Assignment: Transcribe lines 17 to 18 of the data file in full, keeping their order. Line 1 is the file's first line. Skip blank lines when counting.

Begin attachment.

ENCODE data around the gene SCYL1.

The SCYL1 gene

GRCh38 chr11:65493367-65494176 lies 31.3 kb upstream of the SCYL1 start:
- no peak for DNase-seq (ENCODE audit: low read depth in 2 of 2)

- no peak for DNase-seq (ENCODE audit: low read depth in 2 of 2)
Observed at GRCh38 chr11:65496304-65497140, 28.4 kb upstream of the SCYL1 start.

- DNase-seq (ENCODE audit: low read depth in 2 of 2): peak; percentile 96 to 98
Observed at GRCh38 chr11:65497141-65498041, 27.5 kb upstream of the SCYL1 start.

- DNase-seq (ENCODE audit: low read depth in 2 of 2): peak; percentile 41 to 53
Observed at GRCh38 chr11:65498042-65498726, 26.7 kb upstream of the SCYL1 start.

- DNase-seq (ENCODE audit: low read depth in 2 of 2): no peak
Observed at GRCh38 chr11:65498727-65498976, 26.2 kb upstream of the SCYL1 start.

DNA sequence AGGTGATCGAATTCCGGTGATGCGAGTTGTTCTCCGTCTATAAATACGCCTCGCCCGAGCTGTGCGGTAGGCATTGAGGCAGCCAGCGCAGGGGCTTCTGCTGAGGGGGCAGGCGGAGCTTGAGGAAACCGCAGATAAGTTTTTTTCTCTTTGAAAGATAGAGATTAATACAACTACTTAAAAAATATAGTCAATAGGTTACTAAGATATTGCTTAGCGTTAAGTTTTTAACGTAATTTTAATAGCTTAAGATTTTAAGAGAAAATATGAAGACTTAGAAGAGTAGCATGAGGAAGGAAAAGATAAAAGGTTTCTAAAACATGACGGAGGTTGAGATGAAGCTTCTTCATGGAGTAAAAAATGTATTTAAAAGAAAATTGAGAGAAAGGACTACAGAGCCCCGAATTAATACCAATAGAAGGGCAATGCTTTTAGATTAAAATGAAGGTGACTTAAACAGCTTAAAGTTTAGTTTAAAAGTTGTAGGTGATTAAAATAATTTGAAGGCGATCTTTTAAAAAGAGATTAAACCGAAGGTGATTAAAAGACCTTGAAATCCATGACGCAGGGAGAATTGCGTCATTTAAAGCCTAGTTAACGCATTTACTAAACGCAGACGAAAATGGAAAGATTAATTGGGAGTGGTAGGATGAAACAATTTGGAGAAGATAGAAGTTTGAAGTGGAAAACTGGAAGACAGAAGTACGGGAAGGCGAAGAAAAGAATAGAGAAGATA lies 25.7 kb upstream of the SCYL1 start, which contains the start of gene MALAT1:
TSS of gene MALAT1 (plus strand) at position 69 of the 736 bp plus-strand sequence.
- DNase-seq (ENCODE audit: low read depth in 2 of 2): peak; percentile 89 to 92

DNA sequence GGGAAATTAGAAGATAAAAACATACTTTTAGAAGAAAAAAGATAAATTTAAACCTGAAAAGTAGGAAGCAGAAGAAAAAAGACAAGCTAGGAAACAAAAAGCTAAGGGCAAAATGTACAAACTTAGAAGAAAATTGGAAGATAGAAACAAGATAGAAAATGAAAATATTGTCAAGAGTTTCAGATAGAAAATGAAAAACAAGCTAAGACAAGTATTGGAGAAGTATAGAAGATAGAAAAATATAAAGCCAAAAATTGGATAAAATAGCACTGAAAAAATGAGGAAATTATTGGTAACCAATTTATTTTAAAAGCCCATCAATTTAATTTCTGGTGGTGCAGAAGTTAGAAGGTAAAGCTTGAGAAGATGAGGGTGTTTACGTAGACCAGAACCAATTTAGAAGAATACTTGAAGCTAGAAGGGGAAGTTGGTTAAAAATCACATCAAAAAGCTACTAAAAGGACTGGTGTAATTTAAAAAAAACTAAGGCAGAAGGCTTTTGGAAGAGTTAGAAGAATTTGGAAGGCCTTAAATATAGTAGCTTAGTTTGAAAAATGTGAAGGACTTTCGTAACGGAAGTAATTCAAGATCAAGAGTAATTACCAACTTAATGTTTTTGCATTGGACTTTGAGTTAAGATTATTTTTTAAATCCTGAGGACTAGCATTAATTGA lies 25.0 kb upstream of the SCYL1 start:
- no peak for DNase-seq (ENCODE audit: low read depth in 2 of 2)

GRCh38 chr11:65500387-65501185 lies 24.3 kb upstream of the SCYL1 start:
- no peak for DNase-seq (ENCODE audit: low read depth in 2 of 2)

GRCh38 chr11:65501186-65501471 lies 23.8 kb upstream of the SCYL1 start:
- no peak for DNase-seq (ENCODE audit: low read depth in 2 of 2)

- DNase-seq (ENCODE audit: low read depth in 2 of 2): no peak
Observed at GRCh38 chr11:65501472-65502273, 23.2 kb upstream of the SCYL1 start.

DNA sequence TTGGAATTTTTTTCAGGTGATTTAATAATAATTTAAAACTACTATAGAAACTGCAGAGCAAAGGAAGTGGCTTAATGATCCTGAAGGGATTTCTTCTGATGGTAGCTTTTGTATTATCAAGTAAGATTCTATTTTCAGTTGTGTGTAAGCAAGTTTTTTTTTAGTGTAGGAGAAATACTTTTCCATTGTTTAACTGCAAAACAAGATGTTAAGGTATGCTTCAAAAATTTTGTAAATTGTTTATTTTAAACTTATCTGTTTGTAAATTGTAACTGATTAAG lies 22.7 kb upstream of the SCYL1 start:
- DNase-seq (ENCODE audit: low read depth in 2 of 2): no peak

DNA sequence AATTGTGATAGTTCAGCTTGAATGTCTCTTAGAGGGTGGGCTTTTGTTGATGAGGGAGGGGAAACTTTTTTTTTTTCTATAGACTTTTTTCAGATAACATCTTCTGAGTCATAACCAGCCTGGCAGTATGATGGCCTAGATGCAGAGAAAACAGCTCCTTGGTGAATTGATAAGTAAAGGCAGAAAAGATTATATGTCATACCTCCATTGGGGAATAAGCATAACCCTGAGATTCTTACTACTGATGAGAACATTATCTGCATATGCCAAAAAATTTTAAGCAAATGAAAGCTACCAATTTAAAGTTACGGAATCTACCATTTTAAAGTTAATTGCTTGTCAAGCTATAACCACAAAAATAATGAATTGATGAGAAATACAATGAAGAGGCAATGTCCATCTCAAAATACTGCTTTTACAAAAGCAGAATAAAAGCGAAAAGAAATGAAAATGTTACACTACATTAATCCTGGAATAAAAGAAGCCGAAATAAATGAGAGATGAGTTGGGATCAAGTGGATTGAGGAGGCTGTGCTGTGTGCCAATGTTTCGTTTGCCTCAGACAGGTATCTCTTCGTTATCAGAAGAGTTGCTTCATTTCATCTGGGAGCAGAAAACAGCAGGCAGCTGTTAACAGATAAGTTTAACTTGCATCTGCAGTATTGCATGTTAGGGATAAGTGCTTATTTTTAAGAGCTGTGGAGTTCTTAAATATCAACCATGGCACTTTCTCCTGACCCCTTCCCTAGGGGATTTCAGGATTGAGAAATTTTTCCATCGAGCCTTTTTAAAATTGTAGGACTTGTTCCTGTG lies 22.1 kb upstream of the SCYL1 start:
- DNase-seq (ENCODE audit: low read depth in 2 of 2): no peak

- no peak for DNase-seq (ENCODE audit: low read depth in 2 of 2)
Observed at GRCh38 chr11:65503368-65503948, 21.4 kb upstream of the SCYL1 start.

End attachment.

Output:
- no peak for DNase-seq (ENCODE audit: low read depth in 2 of 2)

GRCh38 chr11:65500387-65501185 lies 24.3 kb upstream of the SCYL1 start: